Optimising Design with FEA
As part of Amazon Fashion – Destination Denim, we were to supply a tread unit with a total rise of 3 metres, but that could be broken down for storage and quickly re-assembled without the use of lifting equipment. No section of the tread unit was to weigh more than 80kg, with no lifts over chest height. In addition, we specified a 1500kg load (one person per step) with a high safety factor, with high stiffness and low deflection to ensure the tread unit felt solid and secure.
Typically a steel staircase comprises steel box-section framework for both treads and risers, with steel plate treads and risers. Our methodology replaced this complex framework with laser-cut steel stringers and lightweight tread beams, assembled with welded slot-and-tab connections.
This saved weight, reduced material usage and cutting time, and also provided a self-jigging assembly requiring fewer welding operations.
Open risers and phenolic ply treads provided additional weight saving. The use of FEA software provided guidance for further weight reduction. By analysing stresses and deflections in the tread unit assembly, we were able to identify areas in which material could be reduced without compromising the design intent.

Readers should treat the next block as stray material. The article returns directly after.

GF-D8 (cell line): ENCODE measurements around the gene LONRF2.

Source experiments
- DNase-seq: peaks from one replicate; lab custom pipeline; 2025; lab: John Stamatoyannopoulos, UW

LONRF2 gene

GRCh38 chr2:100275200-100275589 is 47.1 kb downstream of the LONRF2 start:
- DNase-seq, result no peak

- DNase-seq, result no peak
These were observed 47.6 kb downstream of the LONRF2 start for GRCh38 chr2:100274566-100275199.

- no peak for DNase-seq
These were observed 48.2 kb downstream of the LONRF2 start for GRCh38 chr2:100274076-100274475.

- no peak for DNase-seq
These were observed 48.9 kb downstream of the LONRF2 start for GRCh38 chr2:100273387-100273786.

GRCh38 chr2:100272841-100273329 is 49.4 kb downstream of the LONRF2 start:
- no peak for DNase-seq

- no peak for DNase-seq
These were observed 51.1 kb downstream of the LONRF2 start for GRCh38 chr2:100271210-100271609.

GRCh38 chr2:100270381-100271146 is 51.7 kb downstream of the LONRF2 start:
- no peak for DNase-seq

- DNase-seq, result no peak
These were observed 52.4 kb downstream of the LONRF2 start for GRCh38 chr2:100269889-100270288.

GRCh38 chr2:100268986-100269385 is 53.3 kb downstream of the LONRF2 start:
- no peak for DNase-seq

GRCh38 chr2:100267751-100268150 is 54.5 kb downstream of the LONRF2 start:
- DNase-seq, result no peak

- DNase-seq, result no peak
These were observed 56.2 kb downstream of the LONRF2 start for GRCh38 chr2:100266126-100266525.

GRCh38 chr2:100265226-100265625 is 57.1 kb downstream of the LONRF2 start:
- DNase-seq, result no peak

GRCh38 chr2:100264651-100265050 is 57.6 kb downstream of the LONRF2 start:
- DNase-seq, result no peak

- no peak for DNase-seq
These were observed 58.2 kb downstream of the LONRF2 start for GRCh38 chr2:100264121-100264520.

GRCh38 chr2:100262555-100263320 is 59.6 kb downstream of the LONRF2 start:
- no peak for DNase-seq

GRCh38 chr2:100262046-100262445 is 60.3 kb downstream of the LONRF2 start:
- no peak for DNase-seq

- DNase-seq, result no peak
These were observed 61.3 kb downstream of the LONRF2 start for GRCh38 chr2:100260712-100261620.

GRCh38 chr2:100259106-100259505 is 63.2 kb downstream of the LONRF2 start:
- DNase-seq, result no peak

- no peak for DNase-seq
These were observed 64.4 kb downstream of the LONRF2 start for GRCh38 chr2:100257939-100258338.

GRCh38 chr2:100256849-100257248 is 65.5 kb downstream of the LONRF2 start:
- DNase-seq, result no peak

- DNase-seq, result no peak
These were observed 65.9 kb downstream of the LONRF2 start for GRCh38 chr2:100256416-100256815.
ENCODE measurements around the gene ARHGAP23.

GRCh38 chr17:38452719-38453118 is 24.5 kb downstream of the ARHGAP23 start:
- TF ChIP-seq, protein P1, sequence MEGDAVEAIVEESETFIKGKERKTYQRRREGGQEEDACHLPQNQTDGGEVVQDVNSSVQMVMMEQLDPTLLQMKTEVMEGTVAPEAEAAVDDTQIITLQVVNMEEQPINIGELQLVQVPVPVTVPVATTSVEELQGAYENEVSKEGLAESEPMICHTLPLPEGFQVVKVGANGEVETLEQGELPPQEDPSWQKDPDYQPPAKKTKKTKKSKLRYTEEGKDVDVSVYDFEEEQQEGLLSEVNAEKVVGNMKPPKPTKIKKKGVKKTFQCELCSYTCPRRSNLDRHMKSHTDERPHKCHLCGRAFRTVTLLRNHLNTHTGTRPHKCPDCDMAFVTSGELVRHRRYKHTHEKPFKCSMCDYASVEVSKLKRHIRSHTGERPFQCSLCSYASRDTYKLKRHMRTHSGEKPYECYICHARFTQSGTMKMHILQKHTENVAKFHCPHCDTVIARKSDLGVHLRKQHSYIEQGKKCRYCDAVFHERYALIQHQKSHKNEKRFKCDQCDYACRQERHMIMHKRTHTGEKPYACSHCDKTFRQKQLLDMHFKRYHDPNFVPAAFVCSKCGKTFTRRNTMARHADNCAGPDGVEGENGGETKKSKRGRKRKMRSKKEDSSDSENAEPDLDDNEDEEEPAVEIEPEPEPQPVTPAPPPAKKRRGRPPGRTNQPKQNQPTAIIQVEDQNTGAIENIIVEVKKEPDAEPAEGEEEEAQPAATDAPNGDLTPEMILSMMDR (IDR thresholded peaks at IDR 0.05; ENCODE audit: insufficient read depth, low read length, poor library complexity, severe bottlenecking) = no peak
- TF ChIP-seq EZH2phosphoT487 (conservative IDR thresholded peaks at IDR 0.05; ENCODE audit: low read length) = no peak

Most notably, by incorporating a handful of small reinforcing gussets into the framework design, we were able to halve the thickness of the steel stringers. We identified that we could reduce the number of cross-braces by combining the stringers into the cross-bracing design. In addition, through some on-screen experimentation, we found that increasing the depth of the stringers whilst adding cut-outs both increased stiffness and decreased weight.
The finished tread unit has very low deflection (0.25mm on the treads, 3mm on the handrail), and a maximum section weight of 80kg, some 40% lighter than the first iteration. A focus on CAD development resulted in decreased material use, lighter weight, faster fabrication, and easier installation.
Author: Lewis Earl